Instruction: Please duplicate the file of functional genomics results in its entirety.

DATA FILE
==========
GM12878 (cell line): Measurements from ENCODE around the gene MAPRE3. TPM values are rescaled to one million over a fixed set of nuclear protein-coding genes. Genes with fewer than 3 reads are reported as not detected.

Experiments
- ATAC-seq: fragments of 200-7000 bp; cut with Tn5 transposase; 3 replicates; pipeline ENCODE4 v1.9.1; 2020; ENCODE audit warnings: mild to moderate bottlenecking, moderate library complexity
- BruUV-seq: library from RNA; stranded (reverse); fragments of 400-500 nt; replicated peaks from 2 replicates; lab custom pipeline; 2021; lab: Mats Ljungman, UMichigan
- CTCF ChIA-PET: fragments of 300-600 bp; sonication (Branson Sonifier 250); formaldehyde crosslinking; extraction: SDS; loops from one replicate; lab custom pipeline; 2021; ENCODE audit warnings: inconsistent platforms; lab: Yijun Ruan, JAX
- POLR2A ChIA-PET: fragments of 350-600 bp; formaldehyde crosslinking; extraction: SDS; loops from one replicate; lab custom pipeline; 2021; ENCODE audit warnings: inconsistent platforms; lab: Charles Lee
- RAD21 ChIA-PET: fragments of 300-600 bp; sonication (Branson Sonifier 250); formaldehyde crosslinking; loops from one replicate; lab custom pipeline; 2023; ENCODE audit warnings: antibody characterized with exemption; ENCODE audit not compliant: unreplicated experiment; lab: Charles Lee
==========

GM12878 (cell line): Measurements from ENCODE around the gene MAPRE3. TPM values are rescaled to one million over a fixed set of nuclear protein-coding genes. Genes with fewer than 3 reads are reported as not detected.

Experiments
- ATAC-seq: fragments of 200-7000 bp; cut with Tn5 transposase; 3 replicates; pipeline ENCODE4 v1.9.1; 2020; ENCODE audit warnings: mild to moderate bottlenecking, moderate library complexity
- BruUV-seq: library from RNA; stranded (reverse); fragments of 400-500 nt; replicated peaks from 2 replicates; lab custom pipeline; 2021; lab: Mats Ljungman, UMichigan
- CTCF ChIA-PET: fragments of 300-600 bp; sonication (Branson Sonifier 250); formaldehyde crosslinking; extraction: SDS; loops from one replicate; lab custom pipeline; 2021; ENCODE audit warnings: inconsistent platforms; lab: Yijun Ruan, JAX
- POLR2A ChIA-PET: fragments of 350-600 bp; formaldehyde crosslinking; extraction: SDS; loops from one replicate; lab custom pipeline; 2021; ENCODE audit warnings: inconsistent platforms; lab: Charles Lee
- RAD21 ChIA-PET: fragments of 300-600 bp; sonication (Branson Sonifier 250); formaldehyde crosslinking; loops from one replicate; lab custom pipeline; 2023; ENCODE audit warnings: antibody characterized with exemption; ENCODE audit not compliant: unreplicated experiment; lab: Charles Lee